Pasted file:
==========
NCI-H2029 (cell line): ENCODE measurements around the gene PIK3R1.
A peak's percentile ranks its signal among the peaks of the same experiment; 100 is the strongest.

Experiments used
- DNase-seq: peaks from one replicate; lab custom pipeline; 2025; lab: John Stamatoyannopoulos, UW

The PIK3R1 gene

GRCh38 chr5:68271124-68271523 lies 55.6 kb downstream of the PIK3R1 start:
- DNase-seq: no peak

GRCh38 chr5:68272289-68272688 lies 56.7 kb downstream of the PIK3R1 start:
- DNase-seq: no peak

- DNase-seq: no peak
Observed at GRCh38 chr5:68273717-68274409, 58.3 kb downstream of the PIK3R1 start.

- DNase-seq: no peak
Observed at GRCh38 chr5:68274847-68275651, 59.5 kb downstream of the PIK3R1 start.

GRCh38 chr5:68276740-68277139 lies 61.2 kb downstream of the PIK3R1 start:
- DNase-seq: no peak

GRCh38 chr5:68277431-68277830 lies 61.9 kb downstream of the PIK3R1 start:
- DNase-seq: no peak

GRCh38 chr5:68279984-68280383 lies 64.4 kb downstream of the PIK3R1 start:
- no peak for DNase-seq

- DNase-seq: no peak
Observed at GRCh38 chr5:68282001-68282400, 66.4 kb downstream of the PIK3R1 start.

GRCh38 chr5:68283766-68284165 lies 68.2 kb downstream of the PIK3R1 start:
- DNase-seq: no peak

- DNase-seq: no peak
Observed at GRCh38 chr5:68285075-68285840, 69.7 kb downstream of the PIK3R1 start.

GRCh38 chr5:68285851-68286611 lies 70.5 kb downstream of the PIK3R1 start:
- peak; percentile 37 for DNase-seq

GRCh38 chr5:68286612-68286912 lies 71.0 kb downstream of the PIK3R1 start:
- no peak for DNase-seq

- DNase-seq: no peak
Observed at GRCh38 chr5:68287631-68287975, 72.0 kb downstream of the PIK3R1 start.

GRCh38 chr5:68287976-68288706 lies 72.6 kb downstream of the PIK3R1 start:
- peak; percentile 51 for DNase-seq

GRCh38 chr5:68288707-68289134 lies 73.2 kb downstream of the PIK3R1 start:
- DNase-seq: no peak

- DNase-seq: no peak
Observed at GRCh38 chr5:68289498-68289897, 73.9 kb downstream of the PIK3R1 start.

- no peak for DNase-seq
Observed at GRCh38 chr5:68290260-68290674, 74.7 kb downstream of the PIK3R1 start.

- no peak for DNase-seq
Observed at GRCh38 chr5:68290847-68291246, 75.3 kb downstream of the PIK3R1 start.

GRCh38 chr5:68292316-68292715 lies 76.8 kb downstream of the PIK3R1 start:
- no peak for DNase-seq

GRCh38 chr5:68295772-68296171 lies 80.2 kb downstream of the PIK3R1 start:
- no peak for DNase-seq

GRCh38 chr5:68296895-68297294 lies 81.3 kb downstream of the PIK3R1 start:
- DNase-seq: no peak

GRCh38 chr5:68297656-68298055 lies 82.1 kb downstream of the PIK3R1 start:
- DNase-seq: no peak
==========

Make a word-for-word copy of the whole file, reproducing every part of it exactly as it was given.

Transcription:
NCI-H2029 (cell line): ENCODE measurements around the gene PIK3R1.
A peak's percentile ranks its signal among the peaks of the same experiment; 100 is the strongest.

Experiments used
- DNase-seq: peaks from one replicate; lab custom pipeline; 2025; lab: John Stamatoyannopoulos, UW

The PIK3R1 gene

GRCh38 chr5:68271124-68271523 lies 55.6 kb downstream of the PIK3R1 start:
- DNase-seq: no peak

GRCh38 chr5:68272289-68272688 lies 56.7 kb downstream of the PIK3R1 start:
- DNase-seq: no peak

- DNase-seq: no peak
Observed at GRCh38 chr5:68273717-68274409, 58.3 kb downstream of the PIK3R1 start.

- DNase-seq: no peak
Observed at GRCh38 chr5:68274847-68275651, 59.5 kb downstream of the PIK3R1 start.

GRCh38 chr5:68276740-68277139 lies 61.2 kb downstream of the PIK3R1 start:
- DNase-seq: no peak

GRCh38 chr5:68277431-68277830 lies 61.9 kb downstream of the PIK3R1 start:
- DNase-seq: no peak

GRCh38 chr5:68279984-68280383 lies 64.4 kb downstream of the PIK3R1 start:
- no peak for DNase-seq

- DNase-seq: no peak
Observed at GRCh38 chr5:68282001-68282400, 66.4 kb downstream of the PIK3R1 start.

GRCh38 chr5:68283766-68284165 lies 68.2 kb downstream of the PIK3R1 start:
- DNase-seq: no peak

- DNase-seq: no peak
Observed at GRCh38 chr5:68285075-68285840, 69.7 kb downstream of the PIK3R1 start.

GRCh38 chr5:68285851-68286611 lies 70.5 kb downstream of the PIK3R1 start:
- peak; percentile 37 for DNase-seq

GRCh38 chr5:68286612-68286912 lies 71.0 kb downstream of the PIK3R1 start:
- no peak for DNase-seq

- DNase-seq: no peak
Observed at GRCh38 chr5:68287631-68287975, 72.0 kb downstream of the PIK3R1 start.

GRCh38 chr5:68287976-68288706 lies 72.6 kb downstream of the PIK3R1 start:
- peak; percentile 51 for DNase-seq

GRCh38 chr5:68288707-68289134 lies 73.2 kb downstream of the PIK3R1 start:
- DNase-seq: no peak

- DNase-seq: no peak
Observed at GRCh38 chr5:68289498-68289897, 73.9 kb downstream of the PIK3R1 start.

- no peak for DNase-seq
Observed at GRCh38 chr5:68290260-68290674, 74.7 kb downstream of the PIK3R1 start.

- no peak for DNase-seq
Observed at GRCh38 chr5:68290847-68291246, 75.3 kb downstream of the PIK3R1 start.

GRCh38 chr5:68292316-68292715 lies 76.8 kb downstream of the PIK3R1 start:
- no peak for DNase-seq

GRCh38 chr5:68295772-68296171 lies 80.2 kb downstream of the PIK3R1 start:
- no peak for DNase-seq

GRCh38 chr5:68296895-68297294 lies 81.3 kb downstream of the PIK3R1 start:
- DNase-seq: no peak

GRCh38 chr5:68297656-68298055 lies 82.1 kb downstream of the PIK3R1 start:
- DNase-seq: no peak